Case closed, Carlos Vela will not wear the green jersey next summer, and the question is: Will this affect El Tri in Brazil 2014? Not quite.
Vela shared a letter the same day that Miguel Herrera let the world know that the Mexican striker opted out of this summer’s World Cup.
The Real Sociedad forward was clear: "In this qualifying process I have not been 100% mentally to represent or to be part of a national team."
The last time Vela played for Mexico was in 2011, in a friendly against Venezuela. By that time, he was part of Premier League side West Brom, where he played eight times in a five-month span.
The "Vela saga" has been a topic of interest in Mexico since 2012, when he declined to join the U-23 side that represented the country in the Olympic Games.
Already playing for Real Sociedad, Vela was going through a fantastic time, which included 35 appearances, 12 goals and seven assists in his first season with the Spanish club.
Back then he told Hector Gonzalez Inarritu, national team director, that the reason why he didn't want to go was because he wanted to have time to settle down with his new side during the preseason.
It was a tough blow for Mexican football, but Luis Fernando Tena put up a first-class squad that won the gold medal in an exciting match against Neymar's Brazil.
The hero of the tournament was Oribe Peralta, a player who has never left his country and has played with Santos Laguna for seven seasons.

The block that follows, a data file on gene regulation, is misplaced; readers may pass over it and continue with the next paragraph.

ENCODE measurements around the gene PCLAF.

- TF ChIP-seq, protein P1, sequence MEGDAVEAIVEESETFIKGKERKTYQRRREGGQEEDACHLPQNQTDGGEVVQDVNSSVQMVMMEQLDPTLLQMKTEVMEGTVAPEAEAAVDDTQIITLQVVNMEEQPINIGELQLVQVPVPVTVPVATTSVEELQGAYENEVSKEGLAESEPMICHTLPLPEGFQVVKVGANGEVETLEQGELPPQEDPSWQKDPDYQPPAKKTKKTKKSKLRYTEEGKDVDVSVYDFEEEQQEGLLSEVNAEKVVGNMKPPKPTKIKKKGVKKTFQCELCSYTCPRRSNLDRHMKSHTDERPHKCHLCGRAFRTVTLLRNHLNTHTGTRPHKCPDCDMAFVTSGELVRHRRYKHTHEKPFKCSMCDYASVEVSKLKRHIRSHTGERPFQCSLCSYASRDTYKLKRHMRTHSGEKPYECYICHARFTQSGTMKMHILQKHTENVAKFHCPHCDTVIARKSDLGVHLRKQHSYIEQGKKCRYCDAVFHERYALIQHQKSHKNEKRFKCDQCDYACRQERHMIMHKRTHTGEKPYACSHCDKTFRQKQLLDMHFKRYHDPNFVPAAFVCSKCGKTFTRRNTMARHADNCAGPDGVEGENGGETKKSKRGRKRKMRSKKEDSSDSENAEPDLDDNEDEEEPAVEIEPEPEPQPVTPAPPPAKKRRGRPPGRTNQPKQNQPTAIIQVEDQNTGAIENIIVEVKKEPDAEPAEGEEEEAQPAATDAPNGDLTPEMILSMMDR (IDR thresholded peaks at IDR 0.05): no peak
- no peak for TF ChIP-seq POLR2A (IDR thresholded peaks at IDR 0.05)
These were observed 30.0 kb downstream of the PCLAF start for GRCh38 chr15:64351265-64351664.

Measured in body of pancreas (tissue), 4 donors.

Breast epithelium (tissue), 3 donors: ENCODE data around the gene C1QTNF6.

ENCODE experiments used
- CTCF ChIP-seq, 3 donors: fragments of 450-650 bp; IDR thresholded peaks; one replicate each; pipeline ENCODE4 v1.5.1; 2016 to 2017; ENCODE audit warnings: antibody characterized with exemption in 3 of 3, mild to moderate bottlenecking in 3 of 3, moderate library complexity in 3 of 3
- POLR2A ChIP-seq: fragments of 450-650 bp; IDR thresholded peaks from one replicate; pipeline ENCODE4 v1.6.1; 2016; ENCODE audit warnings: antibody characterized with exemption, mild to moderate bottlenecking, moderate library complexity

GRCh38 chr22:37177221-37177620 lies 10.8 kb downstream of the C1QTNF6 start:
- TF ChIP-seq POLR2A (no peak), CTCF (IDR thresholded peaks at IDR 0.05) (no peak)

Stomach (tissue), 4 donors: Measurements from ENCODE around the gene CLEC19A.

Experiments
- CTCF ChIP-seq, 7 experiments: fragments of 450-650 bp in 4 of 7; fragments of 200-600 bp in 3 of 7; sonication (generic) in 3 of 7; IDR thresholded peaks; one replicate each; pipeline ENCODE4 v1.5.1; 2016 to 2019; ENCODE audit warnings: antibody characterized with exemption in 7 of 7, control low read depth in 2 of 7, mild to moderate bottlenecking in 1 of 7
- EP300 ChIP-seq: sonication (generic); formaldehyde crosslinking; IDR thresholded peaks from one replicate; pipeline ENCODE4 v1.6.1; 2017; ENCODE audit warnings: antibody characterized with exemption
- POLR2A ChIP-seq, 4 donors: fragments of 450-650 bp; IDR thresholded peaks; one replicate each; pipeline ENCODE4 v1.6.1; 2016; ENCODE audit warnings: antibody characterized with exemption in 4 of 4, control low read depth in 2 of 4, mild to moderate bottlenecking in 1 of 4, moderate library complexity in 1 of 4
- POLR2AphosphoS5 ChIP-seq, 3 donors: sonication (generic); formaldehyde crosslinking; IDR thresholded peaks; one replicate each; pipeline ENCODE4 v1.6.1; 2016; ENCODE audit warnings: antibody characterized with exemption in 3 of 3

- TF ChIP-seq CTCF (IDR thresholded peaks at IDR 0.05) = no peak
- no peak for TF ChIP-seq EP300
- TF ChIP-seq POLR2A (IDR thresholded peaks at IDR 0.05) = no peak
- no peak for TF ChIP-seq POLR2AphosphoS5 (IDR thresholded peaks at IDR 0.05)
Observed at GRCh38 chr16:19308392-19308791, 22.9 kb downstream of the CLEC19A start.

Less than six months later, El Tri was ready to participate in the Hexagonal, which gives three-and-a-half tickets for the 2014 World Cup.
Vela was again in the eye of the storm. He asked Jose Manuel de la Torre to leave him out of the 23-man list due to personal motives.
During the tournament, Mexico hit rock bottom, winning only one game at the once-feared Estadio Azteca and finishing the Hex with a 2-5-3 record. They ultimately secured a ticket for the two-legged playoff against New Zealand.
Javier Hernandez, Giovani dos Santos, Andres Guardado, Aldo de Nigris, Javier Aquino and every player working in the attacking zone was hardly criticized, while Vela’s name popped up on a regular basis.
But one player stood up and helped the fans and media to forget about Vela, but most importantly, he gave shape to the offensive line, and that was Peralta.
"El Cepillo" managed to score 11 goals from August to November, becoming Mexico’s top scorer of 2013, and was appointed CONCACAF’s Player of the Year.
Yes, if Vela would have been on the team, he would have probably put the ball away too and perhaps he would have been the hero, but he decided to stay in Spain.
Coach Herrera took over the team when it was buried in its worst football crisis since 1981. He capped nine players from Club America, his former squad, and some more from the best team of the Liga MX, Leon, and secured a World Cup ticket for El Tri.
Now he has less than five months to figure out which players will be atop and compromised to give their best on the pitch and put them together to achieve one simple goal: teamwork.
One player will not change the whole course of a team, especially when the squad has first-class and hardworking footballers who have proved to be ready to step up.
As it has happened in the past couple of years, having Vela on the team would have been an amazing addition, but he wouldn't have secured Mexico the World Cup.
Spanish sources cited in this article translated by the author unless otherwise noted.
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